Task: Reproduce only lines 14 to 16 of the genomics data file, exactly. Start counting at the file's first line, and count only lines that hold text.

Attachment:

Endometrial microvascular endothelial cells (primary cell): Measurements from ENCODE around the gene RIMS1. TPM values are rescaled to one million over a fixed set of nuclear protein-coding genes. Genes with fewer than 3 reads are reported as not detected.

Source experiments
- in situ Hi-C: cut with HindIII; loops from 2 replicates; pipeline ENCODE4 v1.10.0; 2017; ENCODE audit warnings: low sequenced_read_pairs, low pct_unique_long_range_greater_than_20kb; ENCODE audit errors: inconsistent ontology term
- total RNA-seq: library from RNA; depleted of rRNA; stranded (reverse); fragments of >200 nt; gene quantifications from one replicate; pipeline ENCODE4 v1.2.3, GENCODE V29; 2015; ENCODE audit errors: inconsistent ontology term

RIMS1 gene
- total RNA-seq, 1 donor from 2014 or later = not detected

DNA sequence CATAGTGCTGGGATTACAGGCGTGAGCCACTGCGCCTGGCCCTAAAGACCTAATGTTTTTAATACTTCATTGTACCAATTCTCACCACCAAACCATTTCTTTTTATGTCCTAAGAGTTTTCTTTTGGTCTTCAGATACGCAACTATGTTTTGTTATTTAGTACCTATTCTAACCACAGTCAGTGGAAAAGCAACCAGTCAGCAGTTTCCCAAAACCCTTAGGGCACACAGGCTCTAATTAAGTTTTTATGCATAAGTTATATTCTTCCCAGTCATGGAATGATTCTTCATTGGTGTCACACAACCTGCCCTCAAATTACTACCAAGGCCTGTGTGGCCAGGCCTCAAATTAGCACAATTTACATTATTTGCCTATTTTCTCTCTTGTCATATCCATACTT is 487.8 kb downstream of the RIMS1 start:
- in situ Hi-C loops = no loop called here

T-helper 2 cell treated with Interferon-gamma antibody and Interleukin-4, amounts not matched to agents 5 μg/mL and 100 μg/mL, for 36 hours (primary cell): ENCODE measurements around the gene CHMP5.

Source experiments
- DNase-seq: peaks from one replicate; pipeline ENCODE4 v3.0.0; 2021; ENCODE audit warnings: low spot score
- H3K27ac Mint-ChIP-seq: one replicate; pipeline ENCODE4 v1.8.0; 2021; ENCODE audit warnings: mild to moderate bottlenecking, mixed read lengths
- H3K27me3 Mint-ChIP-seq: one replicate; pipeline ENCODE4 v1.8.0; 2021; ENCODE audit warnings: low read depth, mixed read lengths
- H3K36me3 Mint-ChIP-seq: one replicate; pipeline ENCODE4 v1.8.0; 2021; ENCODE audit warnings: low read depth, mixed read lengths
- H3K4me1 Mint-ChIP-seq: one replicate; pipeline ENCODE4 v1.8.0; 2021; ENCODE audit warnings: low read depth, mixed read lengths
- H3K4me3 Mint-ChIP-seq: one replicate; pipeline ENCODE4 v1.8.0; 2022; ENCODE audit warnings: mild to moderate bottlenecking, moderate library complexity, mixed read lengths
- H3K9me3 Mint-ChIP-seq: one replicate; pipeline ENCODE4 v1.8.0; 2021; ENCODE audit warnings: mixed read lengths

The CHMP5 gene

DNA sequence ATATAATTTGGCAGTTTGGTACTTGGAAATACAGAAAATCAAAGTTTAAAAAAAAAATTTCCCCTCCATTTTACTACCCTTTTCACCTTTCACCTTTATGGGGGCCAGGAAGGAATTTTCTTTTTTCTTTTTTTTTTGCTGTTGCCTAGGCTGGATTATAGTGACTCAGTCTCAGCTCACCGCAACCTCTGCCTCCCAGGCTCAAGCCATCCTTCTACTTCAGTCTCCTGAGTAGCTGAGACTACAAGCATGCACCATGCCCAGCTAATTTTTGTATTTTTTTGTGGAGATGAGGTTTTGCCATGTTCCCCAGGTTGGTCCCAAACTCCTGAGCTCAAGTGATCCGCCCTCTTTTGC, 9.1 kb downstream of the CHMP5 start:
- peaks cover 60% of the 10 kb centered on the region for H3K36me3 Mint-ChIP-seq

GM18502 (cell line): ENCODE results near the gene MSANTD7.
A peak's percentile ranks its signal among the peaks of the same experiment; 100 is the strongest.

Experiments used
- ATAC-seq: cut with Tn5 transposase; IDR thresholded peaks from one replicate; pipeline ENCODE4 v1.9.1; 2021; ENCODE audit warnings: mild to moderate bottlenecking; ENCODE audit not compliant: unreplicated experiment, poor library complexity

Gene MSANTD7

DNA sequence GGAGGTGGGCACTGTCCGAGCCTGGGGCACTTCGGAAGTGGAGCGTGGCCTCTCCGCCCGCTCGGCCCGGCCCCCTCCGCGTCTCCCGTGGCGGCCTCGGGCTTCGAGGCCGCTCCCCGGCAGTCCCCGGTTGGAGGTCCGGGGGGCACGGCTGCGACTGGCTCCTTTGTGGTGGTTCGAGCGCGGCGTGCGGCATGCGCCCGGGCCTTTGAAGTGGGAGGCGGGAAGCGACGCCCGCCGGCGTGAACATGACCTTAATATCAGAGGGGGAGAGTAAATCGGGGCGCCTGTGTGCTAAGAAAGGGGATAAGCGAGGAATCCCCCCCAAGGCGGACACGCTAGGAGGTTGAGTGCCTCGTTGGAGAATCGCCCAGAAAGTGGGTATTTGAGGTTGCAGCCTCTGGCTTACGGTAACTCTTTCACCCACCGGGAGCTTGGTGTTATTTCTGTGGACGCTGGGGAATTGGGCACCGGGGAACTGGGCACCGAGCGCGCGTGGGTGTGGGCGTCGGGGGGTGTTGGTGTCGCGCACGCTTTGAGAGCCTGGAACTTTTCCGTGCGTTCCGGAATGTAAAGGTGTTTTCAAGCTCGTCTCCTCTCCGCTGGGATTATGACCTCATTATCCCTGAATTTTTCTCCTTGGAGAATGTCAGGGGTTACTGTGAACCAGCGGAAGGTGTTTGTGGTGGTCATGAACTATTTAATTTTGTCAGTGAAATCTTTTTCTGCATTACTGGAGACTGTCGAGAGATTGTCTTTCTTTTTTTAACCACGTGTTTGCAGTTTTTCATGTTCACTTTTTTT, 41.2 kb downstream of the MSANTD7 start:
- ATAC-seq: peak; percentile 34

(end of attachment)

- H3K36me3 Mint-ChIP-seq: one replicate; pipeline ENCODE4 v1.8.0; 2021; ENCODE audit warnings: low read depth, mixed read lengths
- H3K4me1 Mint-ChIP-seq: one replicate; pipeline ENCODE4 v1.8.0; 2021; ENCODE audit warnings: low read depth, mixed read lengths
- H3K4me3 Mint-ChIP-seq: one replicate; pipeline ENCODE4 v1.8.0; 2022; ENCODE audit warnings: mild to moderate bottlenecking, moderate library complexity, mixed read lengths